Notes:

  • We recommend allowing all Bundt cakes to rest in their pan for about 10 minutes before turning the pan over onto a cooling rack. Some recipes will say to turn it out immediately — those would be the only exceptions for this rule.
  • It can help to run an offset spatula around the edges of your pan, between pan and cake, right after removing the cake from the oven. If the cake is only slightly stuck, this can release those few sticking points before even attempting to flip the pan.
  • Some of these techniques can take time to come to fruition. If time is of the essence and these tips don’t work, no one will complain if you turn that stuck Bundt into a delicious Trifle with some fresh fruit and cream!

We did it!

Whew! I think we all deserve a relaxing steam after that ordeal — or maybe a nice slice of cake! Is it greedy to want both? Nah. Happy baking!

If you’ve ever had a cake stick, let us know how you remedied it in the comments below!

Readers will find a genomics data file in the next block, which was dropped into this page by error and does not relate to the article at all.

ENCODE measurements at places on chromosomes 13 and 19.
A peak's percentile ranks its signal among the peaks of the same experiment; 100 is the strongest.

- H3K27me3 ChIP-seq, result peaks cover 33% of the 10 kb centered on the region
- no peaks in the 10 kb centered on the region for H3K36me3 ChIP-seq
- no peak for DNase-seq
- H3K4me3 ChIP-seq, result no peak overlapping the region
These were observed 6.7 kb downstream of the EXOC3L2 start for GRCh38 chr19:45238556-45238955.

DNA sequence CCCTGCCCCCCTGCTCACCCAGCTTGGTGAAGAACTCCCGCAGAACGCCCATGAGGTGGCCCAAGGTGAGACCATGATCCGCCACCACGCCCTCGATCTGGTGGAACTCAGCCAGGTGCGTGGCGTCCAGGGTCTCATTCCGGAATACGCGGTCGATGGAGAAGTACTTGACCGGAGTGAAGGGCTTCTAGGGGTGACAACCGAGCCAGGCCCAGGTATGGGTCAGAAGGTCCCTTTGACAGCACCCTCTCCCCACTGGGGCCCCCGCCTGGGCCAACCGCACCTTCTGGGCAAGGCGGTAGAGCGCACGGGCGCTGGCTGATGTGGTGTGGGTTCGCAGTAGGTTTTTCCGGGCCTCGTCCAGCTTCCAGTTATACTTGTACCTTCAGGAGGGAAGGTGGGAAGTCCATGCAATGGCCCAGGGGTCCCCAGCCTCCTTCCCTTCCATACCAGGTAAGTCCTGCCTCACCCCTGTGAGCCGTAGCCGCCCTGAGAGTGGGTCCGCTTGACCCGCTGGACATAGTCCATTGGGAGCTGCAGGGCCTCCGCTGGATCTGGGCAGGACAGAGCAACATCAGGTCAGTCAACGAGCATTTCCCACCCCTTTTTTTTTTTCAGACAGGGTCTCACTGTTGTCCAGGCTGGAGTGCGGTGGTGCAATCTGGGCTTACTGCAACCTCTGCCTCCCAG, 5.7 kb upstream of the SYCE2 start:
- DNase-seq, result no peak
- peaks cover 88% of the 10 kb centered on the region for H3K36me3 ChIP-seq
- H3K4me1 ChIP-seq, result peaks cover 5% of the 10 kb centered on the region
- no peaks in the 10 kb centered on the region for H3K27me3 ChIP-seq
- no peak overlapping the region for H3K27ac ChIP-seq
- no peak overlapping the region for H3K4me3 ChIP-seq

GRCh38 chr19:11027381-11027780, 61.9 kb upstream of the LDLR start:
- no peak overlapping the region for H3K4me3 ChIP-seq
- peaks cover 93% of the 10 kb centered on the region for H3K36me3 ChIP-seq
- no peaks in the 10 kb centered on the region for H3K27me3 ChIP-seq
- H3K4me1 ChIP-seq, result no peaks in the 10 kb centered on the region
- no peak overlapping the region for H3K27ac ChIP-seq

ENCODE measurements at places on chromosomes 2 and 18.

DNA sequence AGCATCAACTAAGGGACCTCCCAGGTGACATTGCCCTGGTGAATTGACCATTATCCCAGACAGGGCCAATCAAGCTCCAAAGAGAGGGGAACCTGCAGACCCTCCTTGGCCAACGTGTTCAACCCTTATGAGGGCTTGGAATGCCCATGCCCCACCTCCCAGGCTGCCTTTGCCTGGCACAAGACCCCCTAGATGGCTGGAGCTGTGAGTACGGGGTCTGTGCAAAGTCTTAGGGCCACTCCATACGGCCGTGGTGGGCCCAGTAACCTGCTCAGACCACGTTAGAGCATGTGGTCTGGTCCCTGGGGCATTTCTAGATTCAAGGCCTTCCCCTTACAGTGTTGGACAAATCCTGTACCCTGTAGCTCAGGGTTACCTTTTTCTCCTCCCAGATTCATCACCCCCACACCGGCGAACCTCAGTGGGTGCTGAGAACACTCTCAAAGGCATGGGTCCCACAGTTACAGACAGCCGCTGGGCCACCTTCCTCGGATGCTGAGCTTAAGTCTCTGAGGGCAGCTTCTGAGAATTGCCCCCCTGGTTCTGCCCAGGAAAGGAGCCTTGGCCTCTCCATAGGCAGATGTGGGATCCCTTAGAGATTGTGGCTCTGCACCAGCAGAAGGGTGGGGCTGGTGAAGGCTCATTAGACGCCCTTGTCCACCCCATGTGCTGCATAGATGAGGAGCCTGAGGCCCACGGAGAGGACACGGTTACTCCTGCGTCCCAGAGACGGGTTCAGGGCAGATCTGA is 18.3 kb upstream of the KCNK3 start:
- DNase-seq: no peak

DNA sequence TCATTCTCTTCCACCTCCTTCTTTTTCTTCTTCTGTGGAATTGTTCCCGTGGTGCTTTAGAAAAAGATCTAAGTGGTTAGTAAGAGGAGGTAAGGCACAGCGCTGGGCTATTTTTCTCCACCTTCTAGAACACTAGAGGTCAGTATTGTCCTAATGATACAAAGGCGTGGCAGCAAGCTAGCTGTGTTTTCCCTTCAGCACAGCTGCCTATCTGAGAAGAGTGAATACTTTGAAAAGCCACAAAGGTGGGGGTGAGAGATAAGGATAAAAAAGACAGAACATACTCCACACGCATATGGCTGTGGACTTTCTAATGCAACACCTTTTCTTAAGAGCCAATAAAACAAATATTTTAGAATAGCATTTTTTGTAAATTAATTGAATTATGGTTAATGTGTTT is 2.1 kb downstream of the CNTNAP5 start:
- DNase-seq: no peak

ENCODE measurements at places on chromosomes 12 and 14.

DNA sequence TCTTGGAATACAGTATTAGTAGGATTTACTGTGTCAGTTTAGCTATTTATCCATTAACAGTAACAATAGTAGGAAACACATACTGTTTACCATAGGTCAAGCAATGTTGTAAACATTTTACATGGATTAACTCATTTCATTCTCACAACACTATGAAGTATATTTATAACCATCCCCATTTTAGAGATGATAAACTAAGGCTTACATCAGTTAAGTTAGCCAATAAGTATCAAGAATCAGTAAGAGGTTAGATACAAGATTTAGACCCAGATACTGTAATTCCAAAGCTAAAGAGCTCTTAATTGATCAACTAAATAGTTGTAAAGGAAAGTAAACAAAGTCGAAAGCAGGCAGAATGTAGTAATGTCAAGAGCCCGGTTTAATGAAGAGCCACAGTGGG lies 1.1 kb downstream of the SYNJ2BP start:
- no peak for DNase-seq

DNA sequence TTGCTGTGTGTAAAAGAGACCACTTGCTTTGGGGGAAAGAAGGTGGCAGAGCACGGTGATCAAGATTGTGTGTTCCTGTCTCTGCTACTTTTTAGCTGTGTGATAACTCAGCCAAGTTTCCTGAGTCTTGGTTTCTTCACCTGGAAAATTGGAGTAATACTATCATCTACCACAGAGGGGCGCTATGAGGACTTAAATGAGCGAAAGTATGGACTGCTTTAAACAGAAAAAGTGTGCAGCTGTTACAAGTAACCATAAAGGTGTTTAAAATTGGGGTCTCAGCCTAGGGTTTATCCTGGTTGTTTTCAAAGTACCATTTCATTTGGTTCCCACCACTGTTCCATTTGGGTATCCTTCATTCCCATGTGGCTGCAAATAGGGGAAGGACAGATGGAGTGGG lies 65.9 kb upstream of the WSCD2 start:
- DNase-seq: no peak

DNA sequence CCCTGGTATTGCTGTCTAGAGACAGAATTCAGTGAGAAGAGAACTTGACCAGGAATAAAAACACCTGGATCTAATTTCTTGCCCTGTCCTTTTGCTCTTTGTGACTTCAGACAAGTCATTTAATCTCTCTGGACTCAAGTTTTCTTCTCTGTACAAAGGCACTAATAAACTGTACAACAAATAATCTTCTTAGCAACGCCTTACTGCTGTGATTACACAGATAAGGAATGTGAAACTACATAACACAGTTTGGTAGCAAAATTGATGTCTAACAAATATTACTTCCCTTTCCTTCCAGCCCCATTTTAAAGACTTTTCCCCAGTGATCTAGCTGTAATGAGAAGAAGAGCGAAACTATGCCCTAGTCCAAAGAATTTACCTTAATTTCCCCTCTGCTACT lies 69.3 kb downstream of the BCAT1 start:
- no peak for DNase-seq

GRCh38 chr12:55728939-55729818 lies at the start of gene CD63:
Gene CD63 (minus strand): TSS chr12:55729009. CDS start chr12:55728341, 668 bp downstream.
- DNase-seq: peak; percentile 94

Thanks to Anne Mientka for taking the photographs for this blog post.

Save

Annabelle Nicholson
About

Annabelle grew up in New Hampshire and Vermont and attended New England Culinary Institute to study baking and pastry arts. She works on the Digital Engagement Team, and spends her non-baking time playing board games and cuddling her hedgehog.

comments

  1. Kathryn Paul

    I was baking a poppy seed cake for a birthday. The botton half came out leaving the top still in the pan. I paniced but started reading about solutions. I saw the one about the water in the sink and the roll of towel etc. but I knew for myself in my heightened state of anxiety it was a recipe for further disaster. Then I reslized I had just run the dishwasher and it was steamy hot inside. I took out the dishes on the top rack and put the cake in covered with a dish towel. Worked like a charm and with some icing masonry the cake was whole again.